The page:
I love routine.
My days and weeks run smoothly when I stick to a schedule.
I eat better and workout more consistently when I do cardio on Mondays and Fridays, strength train on Tuesdays and Thursdays and get to a yoga class Saturday morning.
That’s pretty much what my schedule looked like last week, with a few minor changes. The same, but with a twist.
On Friday, I participated in a spin class led by another instructor. Leisha’s classes are always fabulous, but this week, she tried something new. Instead of varying speed and resistance with each song (a fairly traditional way of organizing a spin class), she held us at a single resistance level for about 10 minutes, incorporating speed and movement drills at that same level of resistance before asking us to increase our tension for the next 10 minutes.
By the end of the class, we had increased our tension four times (no touching that dial!), ending with maximum resistance. My legs felt like jelly! A totally different workout than my body was used to and much more of a challenge too (I told her I’d be copying this format and using it in my own class; imitation being the highest form of flattery).
Saturday morning, I headed to my favorite Hatha yoga class. 75-min of gentle movement and breathing. A little bit of balance and a lot of core strength. After the first few minutes of focusing our breath, with standard, new-agey yoga music in the background, Chris switched playlists. When Doves Cry, by Prince, Crabs in the Bucket, by K-OS, some soul, some rhythm and blues and some good old eighties rock and roll. Not exactly the type of music you’d expect to help you reach nirvana.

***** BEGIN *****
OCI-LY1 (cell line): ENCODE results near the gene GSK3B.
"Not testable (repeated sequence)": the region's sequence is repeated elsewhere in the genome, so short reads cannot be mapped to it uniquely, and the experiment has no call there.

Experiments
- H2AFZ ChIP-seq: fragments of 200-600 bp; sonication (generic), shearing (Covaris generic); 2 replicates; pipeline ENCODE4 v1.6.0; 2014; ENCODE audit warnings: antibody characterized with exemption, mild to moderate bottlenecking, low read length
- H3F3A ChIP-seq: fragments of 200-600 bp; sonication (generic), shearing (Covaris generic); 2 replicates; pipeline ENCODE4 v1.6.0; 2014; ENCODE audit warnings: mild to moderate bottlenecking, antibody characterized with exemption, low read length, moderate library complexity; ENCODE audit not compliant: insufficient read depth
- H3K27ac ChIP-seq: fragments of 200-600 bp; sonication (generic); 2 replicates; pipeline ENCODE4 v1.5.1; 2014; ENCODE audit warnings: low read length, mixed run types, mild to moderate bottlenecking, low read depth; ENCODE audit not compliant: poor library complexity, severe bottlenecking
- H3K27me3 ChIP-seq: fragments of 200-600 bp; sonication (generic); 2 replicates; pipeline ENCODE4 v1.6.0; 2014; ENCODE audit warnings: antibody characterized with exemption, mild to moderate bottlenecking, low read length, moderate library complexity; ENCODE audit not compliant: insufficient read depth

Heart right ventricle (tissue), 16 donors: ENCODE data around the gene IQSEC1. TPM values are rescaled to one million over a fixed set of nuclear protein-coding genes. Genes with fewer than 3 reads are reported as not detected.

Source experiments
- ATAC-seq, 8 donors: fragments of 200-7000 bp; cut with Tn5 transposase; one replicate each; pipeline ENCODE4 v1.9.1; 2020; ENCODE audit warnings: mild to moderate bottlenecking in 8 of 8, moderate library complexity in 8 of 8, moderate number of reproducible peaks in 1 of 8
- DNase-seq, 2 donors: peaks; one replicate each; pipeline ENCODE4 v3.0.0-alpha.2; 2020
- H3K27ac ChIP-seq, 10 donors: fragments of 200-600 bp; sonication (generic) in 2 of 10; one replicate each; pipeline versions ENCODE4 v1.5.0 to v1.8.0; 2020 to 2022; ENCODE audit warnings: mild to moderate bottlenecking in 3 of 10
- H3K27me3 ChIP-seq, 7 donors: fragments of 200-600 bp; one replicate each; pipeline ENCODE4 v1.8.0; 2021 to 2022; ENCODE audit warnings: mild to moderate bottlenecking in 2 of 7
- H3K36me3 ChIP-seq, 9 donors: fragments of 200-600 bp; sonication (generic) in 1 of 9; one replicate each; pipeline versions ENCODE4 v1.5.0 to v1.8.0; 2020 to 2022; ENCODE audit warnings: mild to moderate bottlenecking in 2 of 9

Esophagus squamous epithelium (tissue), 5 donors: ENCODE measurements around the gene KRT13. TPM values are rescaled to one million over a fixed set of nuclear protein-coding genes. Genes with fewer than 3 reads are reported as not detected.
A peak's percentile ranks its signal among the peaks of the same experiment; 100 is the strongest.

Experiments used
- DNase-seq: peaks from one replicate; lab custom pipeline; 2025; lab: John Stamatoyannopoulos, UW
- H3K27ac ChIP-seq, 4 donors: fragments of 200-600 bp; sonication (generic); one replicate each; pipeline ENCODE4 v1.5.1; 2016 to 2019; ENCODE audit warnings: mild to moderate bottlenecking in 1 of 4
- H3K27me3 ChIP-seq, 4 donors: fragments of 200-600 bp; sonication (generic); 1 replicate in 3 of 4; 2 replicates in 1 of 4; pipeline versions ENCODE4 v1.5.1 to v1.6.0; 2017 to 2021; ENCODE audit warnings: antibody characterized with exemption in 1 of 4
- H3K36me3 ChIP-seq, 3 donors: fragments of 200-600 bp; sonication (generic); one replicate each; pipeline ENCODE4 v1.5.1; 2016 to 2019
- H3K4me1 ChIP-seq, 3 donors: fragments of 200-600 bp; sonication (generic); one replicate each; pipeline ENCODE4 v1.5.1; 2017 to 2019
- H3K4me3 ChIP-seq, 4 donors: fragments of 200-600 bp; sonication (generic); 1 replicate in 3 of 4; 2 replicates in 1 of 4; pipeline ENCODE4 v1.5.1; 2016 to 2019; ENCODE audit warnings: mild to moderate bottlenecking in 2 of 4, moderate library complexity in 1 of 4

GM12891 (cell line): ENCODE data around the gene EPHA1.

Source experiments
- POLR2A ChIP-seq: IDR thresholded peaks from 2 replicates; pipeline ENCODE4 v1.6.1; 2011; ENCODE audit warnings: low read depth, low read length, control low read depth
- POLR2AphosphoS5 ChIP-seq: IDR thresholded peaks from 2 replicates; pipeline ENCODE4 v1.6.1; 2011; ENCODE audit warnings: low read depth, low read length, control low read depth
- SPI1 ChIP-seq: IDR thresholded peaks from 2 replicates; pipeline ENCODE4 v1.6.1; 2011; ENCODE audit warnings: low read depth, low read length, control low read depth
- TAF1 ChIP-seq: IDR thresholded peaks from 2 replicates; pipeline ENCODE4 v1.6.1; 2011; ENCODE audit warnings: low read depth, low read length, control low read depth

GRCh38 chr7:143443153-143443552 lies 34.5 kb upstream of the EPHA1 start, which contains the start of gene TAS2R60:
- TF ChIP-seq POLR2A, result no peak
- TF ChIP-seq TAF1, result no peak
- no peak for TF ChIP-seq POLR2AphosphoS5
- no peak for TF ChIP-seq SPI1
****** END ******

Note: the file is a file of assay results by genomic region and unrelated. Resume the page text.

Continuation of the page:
But it worked! I felt more relaxed and less worried about my breathing listening to this non-traditional playlist than the usual birdsongs and waterfalls. I even managed to get into and hold crow pose for a short time. Maybe it wasn’t the music. Maybe I’m just getting better at balance poses. But surely, anything that helps you relax during exercise is bound to affect performance in a positive way.
Continue to schedule exercise and plan meals. Knowing what you’ll be doing each day of the week increases the likelihood that you’ll actually do it. But don’t be afraid to make small changes; a new class type, a new instructor, a new playlist of your own as you set out on your morning run.
Surprise yourself with the changes that results from the same, but with a twist.
Do you create and stick to an exercise schedule?
How do you deal with unavoidable changes to your routine? Complain or embrace?